budda
The main focus of the sightseeing trip, the 13-meter-tall world’s second-largest Buddha statue

Other activities of the week included participating in several go meetings organized by my teacher, Kobayashi Chizu-sensei, and participating in a go study meeting at Mitani-sensei’s place, which among others included playing rengo with Leon, Ōba Junya and Matsumoto Takehisa. Finally, below are two of my last weekend’s insei games with professional commentaries.

 

Download SGF

 

[sgfPrepared id=”0″]

 

38th Kisei prize-giving ceremony

On last week’s Friday, me and Leon got to attend the 38th Kisei prize-giving ceremony, which was held at the Tokyo Imperial Hotel in Ginza. As seems customary for these events, the organizers weren’t stingy about money when it came to the venue or the catering.

The winner of the 38th Kisei tournament was no other than Iyama Yūta, who successfully defended his title (of which he currently holds six of the seven available). Me and Leon were lucky to have gotten the chance to take a photo with him, as below:

iyama-photo

…One might indeed get the idea that the people in the photo were football players getting ready for a free kick by the opposing team, as somebody remarked on Facebook.

I’d prepared for the ceremony by avoiding eating too much earlier in the day, because by my experience I knew that there’d be plenty of good food available. To my dismay, this time, I hardly had any chance to eat at all, as for some reason the ceremony hall was full of old acquaintances with whom to speak, including for example Takemiya-sensei, two insei girls who used to go to Mimura Tomoyasu 9-dan’s dojo at the same time as I did, and Igo-shougi channel’s reporter, who of course had to ask me for a quick interview on what I think of Iyama.

antti-interview

…Like so.

Saturday’s insei games continued in usual fashion with a 2-1 result, but on Sunday I suddenly got sick of what seems to be a common cold. I considered not going to the training because I was sure I wouldn’t be able to play normally, but decided to go anyway knowing that scoring even one win might be big, and that I might as well rest on the following week. As such, I did score one win on Sunday, and have now gotten rest for four straight days. Because the quality of my games from last weekend wasn’t very commendable, and because I passed up on getting the English class pros’ comments on them, I don’t have any games to post today.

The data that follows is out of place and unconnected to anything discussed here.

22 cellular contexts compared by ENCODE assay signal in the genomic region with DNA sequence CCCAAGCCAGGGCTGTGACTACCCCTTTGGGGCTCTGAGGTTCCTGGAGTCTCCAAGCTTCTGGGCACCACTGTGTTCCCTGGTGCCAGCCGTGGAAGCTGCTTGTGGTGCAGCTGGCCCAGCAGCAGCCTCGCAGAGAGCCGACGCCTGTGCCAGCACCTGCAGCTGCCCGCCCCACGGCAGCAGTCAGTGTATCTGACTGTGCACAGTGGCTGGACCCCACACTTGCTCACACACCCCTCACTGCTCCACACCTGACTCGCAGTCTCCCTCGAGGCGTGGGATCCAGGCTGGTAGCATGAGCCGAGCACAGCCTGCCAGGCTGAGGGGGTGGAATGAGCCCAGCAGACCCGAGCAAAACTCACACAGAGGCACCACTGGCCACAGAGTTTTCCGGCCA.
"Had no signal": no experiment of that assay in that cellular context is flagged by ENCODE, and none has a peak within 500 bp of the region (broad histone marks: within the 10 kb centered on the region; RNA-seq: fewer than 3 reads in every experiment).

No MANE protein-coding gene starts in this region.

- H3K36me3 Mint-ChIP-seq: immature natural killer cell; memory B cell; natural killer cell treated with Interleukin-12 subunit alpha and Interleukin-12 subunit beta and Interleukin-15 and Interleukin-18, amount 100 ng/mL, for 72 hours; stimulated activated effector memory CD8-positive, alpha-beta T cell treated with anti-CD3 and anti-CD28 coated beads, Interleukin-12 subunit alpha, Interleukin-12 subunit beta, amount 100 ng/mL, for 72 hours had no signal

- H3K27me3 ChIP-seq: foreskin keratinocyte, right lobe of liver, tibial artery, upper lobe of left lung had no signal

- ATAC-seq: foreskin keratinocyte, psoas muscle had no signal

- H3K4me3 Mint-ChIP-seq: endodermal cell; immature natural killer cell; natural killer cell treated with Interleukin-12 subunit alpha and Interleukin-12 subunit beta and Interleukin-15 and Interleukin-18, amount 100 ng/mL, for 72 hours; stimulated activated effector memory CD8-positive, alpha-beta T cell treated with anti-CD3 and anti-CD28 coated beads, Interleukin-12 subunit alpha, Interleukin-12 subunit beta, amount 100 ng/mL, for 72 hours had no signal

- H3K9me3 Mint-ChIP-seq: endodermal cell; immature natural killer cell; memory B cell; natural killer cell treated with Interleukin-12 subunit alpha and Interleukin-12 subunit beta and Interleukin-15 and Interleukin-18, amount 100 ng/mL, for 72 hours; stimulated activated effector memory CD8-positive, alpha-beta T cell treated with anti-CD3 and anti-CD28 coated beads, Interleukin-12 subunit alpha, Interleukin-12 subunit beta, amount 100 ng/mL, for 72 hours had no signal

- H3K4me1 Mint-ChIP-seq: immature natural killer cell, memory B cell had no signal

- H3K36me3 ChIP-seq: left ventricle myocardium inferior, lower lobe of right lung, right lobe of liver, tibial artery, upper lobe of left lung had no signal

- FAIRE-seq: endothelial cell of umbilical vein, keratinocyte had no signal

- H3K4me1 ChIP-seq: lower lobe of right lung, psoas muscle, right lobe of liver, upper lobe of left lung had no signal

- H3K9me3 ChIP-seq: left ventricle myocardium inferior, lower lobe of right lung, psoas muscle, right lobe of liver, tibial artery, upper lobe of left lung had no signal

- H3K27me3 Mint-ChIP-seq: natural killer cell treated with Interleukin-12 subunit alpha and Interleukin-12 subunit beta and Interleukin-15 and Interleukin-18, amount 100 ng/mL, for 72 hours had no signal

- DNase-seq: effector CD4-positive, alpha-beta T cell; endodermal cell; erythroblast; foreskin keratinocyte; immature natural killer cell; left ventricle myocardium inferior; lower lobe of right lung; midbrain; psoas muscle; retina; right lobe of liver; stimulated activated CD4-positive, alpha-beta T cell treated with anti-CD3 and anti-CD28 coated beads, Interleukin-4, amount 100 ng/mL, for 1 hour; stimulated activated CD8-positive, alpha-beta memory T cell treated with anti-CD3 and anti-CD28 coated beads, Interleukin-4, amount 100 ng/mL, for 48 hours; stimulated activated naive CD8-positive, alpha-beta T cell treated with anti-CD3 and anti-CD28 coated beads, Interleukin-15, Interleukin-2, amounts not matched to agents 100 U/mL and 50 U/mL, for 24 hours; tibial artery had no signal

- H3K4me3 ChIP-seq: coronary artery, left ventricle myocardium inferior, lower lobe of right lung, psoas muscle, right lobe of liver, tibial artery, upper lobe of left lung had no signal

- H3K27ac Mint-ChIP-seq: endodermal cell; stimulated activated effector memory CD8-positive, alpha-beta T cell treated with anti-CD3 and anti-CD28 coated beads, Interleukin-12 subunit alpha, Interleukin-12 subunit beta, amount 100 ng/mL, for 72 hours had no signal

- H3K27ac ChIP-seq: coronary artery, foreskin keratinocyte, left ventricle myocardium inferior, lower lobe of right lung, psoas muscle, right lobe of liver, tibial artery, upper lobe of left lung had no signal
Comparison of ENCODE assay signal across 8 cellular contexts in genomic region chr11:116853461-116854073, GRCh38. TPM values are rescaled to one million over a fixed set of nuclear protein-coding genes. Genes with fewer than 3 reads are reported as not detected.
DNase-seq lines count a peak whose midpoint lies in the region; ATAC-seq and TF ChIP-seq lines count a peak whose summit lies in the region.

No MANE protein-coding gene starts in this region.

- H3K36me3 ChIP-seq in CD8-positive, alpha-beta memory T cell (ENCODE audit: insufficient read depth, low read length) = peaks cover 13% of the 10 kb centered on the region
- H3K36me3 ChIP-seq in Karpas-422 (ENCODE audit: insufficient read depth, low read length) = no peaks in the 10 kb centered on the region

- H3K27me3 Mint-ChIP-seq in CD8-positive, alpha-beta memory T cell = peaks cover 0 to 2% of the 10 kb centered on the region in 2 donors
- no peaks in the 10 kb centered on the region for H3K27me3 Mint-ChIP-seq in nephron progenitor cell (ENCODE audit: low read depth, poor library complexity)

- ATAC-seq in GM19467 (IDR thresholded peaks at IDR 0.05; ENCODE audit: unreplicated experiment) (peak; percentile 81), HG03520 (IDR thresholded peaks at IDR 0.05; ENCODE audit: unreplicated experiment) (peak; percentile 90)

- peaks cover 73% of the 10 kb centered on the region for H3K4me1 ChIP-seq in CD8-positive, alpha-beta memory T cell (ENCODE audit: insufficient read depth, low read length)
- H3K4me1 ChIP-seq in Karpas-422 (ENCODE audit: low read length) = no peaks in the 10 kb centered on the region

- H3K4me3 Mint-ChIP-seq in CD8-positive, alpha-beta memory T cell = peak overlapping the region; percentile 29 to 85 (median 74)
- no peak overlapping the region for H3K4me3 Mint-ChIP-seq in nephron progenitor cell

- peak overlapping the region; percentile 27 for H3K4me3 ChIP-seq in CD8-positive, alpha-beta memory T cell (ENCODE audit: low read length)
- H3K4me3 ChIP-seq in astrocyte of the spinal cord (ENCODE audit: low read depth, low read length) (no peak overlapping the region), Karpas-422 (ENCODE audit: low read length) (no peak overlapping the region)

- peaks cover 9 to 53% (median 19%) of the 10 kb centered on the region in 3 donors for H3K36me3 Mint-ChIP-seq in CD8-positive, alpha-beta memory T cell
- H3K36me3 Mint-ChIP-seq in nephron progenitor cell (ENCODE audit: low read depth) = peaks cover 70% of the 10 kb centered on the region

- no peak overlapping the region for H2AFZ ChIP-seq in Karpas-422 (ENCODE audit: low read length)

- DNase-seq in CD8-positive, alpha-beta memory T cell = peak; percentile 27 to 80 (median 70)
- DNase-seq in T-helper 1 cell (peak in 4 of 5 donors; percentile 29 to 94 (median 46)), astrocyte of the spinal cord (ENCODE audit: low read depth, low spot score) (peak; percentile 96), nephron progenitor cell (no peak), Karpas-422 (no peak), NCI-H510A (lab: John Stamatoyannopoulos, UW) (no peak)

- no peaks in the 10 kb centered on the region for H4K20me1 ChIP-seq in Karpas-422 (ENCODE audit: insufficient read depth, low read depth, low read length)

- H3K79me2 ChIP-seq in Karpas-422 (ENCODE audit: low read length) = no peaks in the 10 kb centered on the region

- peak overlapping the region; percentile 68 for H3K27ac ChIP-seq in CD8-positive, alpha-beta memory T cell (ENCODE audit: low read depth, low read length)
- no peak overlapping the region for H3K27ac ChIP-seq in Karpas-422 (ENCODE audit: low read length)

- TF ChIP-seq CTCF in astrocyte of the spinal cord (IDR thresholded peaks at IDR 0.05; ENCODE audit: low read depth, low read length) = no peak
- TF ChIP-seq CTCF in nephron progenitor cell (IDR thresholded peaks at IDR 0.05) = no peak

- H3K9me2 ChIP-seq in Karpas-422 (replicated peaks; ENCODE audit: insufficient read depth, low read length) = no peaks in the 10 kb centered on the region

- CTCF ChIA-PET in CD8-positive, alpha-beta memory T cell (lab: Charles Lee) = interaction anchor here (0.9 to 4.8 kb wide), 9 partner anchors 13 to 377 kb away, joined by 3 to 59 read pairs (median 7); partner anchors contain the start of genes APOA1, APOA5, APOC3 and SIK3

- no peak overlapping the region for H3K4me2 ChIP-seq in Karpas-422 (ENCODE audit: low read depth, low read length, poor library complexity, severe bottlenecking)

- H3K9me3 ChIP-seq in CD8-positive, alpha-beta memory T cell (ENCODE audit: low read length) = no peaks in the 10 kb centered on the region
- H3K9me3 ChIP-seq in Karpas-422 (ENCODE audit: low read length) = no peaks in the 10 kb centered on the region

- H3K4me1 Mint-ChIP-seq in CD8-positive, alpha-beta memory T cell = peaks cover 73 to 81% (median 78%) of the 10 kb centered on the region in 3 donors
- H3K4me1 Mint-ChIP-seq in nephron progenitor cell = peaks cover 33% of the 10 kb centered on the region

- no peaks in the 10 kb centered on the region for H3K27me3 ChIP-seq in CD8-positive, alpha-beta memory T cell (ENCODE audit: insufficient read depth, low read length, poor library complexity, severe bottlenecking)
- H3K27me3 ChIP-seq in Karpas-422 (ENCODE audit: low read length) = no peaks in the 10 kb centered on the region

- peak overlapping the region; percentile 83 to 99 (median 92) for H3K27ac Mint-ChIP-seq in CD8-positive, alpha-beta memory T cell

In exchange, to make it easier for the blog readers to speculate about April’s results, here is the results sheet after last Saturday’s games:

results-april

 

First return insei post

One week has now passed since my return to Japan. So far, among other things, I have:

  • gotten settled down in my own small apartment,
  • met up with Leon Stauder, currently a D class insei from Germany,
  • met up with familiar English class teachers,
  • bumped (not physically) into Chō U at the Nihon Ki-in lobby and gotten a nod, and
  • finished my first insei weekend with a 4-2 score.

To my luck, I arrived in Tokyo just in time for the flower-viewing period, of which I can share the below photo.

IMG_1677

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March league final results

Last weekend marked the end of the March insei league, and my second-to-last insei month. My return date is approaching at a frightening pace, especially looking at how fun Japan has lately been for me. The other day, I got to see a strict Takemiya-sensei at the English go class, and the commentary that he gave on my games turned out very valuable indeed. One of the more hilarious comments I got from him was to the extent of “What’s this, you’re playing like a go bot — first you do something really silly, and then you play this strongly!”

The next weekend will be a break from insei training — Japan’s school year starts from April 1, so I imagine around this time of the year the children (and probably most other people as well) have a small break from everything. The same applies to the Ichikawa go dojo, which is having a break from today until next Monday. It’s definitely spring here now; the temperature will be about 15° C on average during the day, and in about one week it’ll be time for the cherry to blossom. Right now it looks approximately like this outside:

The stairs that go down here lead to the metro station of Roppongi Itchōme; it's a five-minute walk to here from the apartment I'm staying at, and an eight-minute ride from here to Ichigaya, where the Nihon Ki-in is.

Last weekend’s result was four wins and two losses for me, summing up to 14 wins and 10 losses for the whole of March. That got me the fifth place in the C league. And actually, since three people get promoted and two insei from B class quit, right now there is a “possibility” that I will get to play in B class next month. Nothing is sure yet, as the insei instructors are likely currently figuring out what to do. If I do get to play in B class next month, it’ll be like getting in from the back door, but I’ll take any opportunity I can to get to play in the A-B class room.